This book provides a new approach to Albrecht Ritschl’s theology. Leif Svensson argues that Ritschl’s theological project must be related to three cultural developments – historical criticism, materialism, and anti-Lutheran polemics – and understood in the context of the de-Christianization of the Bildungsbürgertum in nineteenth-century Germany.
“Albrecht Ritschl remains the great unknown of nineteenth-century theology. In this important study, Leif Svensson sheds new light on Ritschl’s thought by relating it to contemporaneous social and cultural developments. Rooted in deep familiarity with German intellectual life of the time, the book convincingly illustrates the value of a history of theology that is mindful of its various contexts.” – Johannes Zachhuber University of Oxford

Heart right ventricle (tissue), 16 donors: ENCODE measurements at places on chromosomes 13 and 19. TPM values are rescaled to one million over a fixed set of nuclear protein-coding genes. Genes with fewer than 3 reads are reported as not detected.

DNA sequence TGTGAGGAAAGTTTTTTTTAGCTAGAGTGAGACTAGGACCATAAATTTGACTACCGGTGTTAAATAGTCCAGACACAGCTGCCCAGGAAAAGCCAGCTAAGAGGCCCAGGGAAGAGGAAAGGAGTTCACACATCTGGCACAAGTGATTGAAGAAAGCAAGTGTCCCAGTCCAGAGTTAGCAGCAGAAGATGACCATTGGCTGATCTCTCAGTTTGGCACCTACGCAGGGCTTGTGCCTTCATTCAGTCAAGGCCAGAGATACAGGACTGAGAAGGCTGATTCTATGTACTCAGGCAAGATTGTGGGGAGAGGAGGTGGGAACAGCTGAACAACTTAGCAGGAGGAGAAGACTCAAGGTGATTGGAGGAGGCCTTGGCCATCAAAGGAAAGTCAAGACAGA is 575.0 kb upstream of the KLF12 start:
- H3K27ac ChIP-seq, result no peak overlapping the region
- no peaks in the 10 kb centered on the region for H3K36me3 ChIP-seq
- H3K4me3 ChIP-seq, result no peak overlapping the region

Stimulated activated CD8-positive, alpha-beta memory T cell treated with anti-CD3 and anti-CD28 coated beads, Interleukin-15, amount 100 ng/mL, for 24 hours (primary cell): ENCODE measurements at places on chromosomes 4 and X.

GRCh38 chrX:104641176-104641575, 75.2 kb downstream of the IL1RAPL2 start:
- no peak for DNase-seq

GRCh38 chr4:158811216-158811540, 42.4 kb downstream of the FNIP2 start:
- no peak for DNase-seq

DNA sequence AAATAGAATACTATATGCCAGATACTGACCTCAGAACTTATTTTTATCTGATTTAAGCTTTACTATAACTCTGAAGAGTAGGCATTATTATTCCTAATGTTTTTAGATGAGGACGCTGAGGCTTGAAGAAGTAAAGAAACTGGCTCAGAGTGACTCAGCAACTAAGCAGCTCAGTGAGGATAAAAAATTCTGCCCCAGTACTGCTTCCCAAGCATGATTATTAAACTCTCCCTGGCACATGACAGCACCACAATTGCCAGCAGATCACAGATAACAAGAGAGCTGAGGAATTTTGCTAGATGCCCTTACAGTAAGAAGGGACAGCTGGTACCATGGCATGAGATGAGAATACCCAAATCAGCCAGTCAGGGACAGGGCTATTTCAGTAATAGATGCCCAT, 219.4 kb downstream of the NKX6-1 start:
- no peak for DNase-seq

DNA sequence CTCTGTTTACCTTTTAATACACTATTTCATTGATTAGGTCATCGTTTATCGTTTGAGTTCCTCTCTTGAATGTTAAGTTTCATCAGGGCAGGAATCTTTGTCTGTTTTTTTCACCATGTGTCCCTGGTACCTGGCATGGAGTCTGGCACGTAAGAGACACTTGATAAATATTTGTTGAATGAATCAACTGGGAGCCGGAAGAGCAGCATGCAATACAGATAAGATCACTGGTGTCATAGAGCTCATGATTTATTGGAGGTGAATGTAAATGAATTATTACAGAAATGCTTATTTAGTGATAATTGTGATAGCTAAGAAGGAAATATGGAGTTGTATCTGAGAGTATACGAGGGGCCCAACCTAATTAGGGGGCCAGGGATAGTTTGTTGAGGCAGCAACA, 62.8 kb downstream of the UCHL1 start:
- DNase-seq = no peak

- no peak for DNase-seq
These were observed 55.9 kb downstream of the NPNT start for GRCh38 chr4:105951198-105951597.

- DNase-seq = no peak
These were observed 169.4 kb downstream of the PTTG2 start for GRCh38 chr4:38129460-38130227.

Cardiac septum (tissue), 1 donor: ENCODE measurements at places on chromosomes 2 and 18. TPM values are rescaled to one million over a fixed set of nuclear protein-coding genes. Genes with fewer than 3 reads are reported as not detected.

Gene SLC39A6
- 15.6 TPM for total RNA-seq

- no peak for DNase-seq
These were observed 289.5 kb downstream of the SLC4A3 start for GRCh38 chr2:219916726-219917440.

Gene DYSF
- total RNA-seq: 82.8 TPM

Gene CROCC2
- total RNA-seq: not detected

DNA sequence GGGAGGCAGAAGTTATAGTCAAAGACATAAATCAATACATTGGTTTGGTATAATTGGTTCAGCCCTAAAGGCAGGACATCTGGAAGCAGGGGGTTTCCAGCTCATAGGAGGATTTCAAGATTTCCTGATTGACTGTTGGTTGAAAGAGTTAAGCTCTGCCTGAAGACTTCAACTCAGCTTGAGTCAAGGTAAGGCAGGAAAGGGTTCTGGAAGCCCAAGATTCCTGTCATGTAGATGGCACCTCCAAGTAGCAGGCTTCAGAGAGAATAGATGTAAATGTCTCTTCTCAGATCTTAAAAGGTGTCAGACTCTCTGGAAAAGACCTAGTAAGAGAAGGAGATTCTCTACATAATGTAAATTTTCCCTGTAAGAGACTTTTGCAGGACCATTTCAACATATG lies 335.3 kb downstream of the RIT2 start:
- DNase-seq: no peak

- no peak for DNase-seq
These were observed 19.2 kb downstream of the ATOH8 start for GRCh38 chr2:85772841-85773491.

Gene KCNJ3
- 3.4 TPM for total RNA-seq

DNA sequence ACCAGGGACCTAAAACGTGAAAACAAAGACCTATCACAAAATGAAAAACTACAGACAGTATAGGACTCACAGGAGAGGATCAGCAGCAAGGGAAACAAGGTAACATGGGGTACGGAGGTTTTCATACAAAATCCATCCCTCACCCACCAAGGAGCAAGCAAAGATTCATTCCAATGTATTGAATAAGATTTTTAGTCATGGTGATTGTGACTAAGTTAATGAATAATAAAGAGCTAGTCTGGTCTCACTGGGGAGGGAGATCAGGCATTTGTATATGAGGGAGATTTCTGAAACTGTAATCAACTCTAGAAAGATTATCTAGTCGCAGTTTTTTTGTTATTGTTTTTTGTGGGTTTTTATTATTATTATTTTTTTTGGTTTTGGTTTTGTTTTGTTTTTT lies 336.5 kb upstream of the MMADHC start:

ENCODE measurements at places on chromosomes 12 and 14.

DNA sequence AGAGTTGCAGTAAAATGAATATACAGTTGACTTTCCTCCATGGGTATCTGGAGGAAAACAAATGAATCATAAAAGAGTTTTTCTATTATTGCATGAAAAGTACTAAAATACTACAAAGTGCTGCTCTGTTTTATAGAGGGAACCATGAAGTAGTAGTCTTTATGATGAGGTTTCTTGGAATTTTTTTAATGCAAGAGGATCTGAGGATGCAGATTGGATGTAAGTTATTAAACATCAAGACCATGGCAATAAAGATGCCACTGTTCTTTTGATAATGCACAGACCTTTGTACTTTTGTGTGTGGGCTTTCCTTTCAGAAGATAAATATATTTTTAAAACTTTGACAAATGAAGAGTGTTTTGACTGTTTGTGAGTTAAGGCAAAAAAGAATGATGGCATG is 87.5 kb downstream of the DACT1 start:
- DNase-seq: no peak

“I confess I was hesitant to blurb a book on Ritschl, but then I read it. Svensson’s well researched presentation of Ritschl’s thought is compelling and forceful. I highly recommend this book.” – Stanley Hauerwas Duke Divinity School
“Svensson’s work ably places Ritschl’s contribution to theology in the broader context of the intellectual and cultural history of the nineteenth century. Students of Protestant theology and thought and all interested in the complex relationship between Christian theology and modernity will learn something of value from this important study.” – Thomas Albert Howard Valparaiso University